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Gov. Gary Herbert signed into law Monday a bill to make firing squads the state's back-up method of execution used whenever the state is unable to obtain drugs needed to perform lethal injections.
The Republican executive signed the firing-squad bill despite international attention on the state as it becomes alone in allowing that method of execution. (Oklahoma authorizes execution by firing squad only if lethal injection and electrocution are found unconstitutional, according to the Death Penalty Information Center.)
Numerous groups called for a veto, but Herbert signaled last week that he was leaning toward signing it.
"Those who voiced opposition to this bill are primarily arguing against capital punishment in general and that decision has already been made in our state," Marty Carpenter, spokesman for Herbert, said Monday. Utah is one of 32 states with the death penalty.
"When a jury makes the decision and a judge signs a death warrant, enforcing that lawful decision is the obligation of the executive branch," Carpenter said.
Foreign manufacturers of drugs used in lethal injections have tried to block their use for executions in the United States. Some states that tried their own deadly cocktails instead have botched excutions, with inmates sometimes taking hours to die.
Not vetoing the bill "is definitely a missed opportunity" to "stop putting people to death here in this state," said Karen McCreary, executive director of the American Civil Liberties Union of Utah. She called the death penalty "very brutal."
Theodore Simon, president of the National Association of Criminal Defense Lawyers, was among hundreds who wrote Herbert asking him to veto the bill.
"Reinstatement of executions by firing squad would constitute an embarrassing step backward that would adversely affect Utah's reputation for moral leadership by providing for a mode of punishment that is almost universally rejected in the United States and throughout the world," he wrote last week.
Simon added, "The overwhelming consensus against execution by firing squad demonstrates that this practice is inconsistent with the 'evolving standards of decency that mark the progress of a maturing society,' and therefore is unconstitutional under the Eighth Amendment."
An online petition on moveon.org had 6,400 signatures seeking a veto. News of Herbert's signature on the law was quickly picked up by news media worldwide.
The firing squad legislation HB11 was among 55 bills Herbert signed Monday, including one to toughen seat-belt enforcement.
HB79 makes failure to wear a seat belt a primary offense, meaning officers will be able to stop and cite people directly for the lapse. Currently, Utah has a "secondary" law for those 18 and older, so a $45 ticket can be issued only when an officer stops a vehicle for another reason.
Similar bills failed for years because many lawmakers argued that it infringed too much on personal choice. But Rep. Lee Perry, R-Perry, a Utah Highway Patrol lieutenant, passed it this year arguing he has personally seen many people die because they did not wear seatbelts.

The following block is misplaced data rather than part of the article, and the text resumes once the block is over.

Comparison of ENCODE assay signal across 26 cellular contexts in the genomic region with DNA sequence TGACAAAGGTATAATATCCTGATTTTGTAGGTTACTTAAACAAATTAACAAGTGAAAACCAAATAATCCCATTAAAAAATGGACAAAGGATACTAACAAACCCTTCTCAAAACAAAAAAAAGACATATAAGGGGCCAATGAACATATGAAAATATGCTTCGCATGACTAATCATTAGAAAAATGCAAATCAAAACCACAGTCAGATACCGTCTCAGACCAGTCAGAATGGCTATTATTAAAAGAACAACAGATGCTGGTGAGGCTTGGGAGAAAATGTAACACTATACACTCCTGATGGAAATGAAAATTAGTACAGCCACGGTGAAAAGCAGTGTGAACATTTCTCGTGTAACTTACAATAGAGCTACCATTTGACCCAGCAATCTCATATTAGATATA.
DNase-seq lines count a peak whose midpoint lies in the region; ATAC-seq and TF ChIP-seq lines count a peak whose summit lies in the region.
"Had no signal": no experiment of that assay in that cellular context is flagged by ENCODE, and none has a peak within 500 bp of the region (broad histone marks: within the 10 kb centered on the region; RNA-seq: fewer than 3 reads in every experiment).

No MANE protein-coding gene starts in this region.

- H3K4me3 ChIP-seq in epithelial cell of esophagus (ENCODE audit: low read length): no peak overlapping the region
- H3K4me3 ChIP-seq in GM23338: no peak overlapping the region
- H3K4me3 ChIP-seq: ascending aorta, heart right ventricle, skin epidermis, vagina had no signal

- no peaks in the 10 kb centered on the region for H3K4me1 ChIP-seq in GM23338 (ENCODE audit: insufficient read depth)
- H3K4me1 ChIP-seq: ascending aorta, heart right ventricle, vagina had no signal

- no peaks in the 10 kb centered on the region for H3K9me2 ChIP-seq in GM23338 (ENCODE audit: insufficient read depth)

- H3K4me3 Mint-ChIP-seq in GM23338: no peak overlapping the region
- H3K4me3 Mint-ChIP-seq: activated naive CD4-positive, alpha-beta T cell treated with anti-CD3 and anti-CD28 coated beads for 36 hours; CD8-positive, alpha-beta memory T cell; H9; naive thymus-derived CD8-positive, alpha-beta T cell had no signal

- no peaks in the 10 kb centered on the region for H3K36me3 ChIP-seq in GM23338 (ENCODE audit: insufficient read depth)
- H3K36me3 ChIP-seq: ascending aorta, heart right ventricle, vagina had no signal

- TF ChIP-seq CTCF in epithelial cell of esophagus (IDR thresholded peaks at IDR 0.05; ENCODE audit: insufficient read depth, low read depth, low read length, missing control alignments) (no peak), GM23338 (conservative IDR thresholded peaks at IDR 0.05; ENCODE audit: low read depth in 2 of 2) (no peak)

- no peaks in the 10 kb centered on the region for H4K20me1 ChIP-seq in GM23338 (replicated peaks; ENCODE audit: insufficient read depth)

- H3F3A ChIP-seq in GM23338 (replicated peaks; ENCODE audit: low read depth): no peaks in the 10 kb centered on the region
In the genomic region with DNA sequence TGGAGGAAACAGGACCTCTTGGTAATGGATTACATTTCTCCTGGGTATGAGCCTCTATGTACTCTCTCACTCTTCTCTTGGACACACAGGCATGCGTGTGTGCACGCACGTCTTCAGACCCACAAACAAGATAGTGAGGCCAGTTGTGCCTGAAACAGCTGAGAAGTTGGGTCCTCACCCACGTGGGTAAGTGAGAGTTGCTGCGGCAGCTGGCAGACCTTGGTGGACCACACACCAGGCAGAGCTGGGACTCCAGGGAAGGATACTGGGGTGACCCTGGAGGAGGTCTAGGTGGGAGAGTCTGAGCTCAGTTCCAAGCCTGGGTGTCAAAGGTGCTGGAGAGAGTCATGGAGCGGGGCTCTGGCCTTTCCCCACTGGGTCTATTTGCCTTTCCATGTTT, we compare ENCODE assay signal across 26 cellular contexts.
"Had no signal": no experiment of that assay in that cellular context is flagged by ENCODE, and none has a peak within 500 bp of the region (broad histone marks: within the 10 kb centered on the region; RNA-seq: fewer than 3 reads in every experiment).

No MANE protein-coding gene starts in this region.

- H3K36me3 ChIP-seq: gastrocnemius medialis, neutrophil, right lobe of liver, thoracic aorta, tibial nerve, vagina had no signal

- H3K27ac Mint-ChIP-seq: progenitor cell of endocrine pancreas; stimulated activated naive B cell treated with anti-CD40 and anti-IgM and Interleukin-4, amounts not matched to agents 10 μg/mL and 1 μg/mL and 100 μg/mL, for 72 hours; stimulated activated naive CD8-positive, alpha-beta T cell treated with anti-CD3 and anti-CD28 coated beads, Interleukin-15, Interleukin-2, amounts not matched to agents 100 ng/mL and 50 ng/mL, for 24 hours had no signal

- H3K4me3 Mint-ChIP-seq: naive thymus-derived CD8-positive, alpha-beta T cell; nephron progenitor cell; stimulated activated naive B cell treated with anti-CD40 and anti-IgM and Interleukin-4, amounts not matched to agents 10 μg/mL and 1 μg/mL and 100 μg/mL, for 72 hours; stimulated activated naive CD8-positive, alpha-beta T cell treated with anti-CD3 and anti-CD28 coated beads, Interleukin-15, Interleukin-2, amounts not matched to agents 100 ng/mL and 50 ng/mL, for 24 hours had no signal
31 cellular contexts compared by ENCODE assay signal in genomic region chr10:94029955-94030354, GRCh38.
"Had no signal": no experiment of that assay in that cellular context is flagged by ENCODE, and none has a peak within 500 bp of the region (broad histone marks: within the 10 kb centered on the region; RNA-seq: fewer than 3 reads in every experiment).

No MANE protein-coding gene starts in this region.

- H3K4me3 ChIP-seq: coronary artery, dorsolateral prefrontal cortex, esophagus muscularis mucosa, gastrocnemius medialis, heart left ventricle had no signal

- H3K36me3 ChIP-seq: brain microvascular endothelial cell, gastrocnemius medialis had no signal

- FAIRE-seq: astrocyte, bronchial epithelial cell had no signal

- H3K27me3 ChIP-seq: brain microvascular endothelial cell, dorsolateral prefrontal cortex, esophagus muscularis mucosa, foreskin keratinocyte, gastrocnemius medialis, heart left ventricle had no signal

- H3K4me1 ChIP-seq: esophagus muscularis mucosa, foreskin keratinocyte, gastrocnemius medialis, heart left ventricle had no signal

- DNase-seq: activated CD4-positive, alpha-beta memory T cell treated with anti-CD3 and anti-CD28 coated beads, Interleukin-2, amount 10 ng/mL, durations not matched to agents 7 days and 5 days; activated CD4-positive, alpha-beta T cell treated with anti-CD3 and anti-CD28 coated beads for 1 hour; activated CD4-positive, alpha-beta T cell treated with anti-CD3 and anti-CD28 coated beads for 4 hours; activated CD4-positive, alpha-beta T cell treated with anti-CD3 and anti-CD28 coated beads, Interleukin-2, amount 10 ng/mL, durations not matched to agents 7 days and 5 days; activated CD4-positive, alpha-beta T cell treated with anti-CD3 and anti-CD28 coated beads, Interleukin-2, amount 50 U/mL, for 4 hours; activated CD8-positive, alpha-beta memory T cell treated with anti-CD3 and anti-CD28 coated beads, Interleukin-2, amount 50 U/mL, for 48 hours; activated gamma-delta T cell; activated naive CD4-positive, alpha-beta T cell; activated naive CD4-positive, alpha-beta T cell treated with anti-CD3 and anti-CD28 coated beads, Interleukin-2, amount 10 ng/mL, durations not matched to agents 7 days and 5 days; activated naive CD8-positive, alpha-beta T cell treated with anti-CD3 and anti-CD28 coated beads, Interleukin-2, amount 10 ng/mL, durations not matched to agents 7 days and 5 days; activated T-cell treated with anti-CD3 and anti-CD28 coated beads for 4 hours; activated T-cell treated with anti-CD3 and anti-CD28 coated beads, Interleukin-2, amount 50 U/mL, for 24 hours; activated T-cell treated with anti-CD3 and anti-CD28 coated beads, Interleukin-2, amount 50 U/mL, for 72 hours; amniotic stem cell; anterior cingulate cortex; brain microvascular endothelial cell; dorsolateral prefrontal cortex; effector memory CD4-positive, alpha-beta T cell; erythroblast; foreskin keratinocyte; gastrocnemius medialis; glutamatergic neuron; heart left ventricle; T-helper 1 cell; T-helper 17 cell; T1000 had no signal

He argued that unbuckled drivers become projectiles in accidents and often hurt or kill others, and they often cause accidents because they fail to stay in seats while swerving and lose control which seat belts help prevent.
The bill was weakened before passage so that officers may issue only warnings for a first offense. The new law also waives a subsequent first fine if a driver agreed to take a free, online safety course.
Carpenter said Herbert signed that bill because, "We have seat belts in cars that can save lives, and it's something we should allow our highway patrolmen to make stops for, and remind people they should be wearing their seat belt."
Herbert also signed HB48, which bans powdered alcohol in the state coming just after Palcohol won federal approval for sales earlier this month.
It is a dried form of alcohol that can be mixed with water to create liquid alcohol. One packet of Palcohol equals one shot, according to the company's website. Each packet weighs 1 ounce and turns into liquid when mixed with 6 ounces of water.
Supporters of the bill said the powder could be mixed in water bottles or soda cans and concealed easily at concerts and sporting events, making it difficult to keep the alcohol away from youth.
Herbert also signed HB74 to clarify that sex without consent is rape. The bill received international attention when Rep. Brian Greene, R-Pleasant Grove, in debate questioned if such a law should also apply, even among married couples, when one partner was unconscious. He later apologized and the measure sailed through with no debate and not a single dissenting vote.
Herbert signed HB226 allowing state regulators to impose air-quality regulations more stringent than federal rules. Utah law has banned such deviation from federal standards for about 25 years.
The governor also signed HB277, expanding the statute of limitations for filing civil claims against sexual abusers of children.
Deondra Brown, a member the 5 Browns classical piano quintet, who was molested by her father as a child, was among victims who pushed for that bill, and cheered as they watched its passage.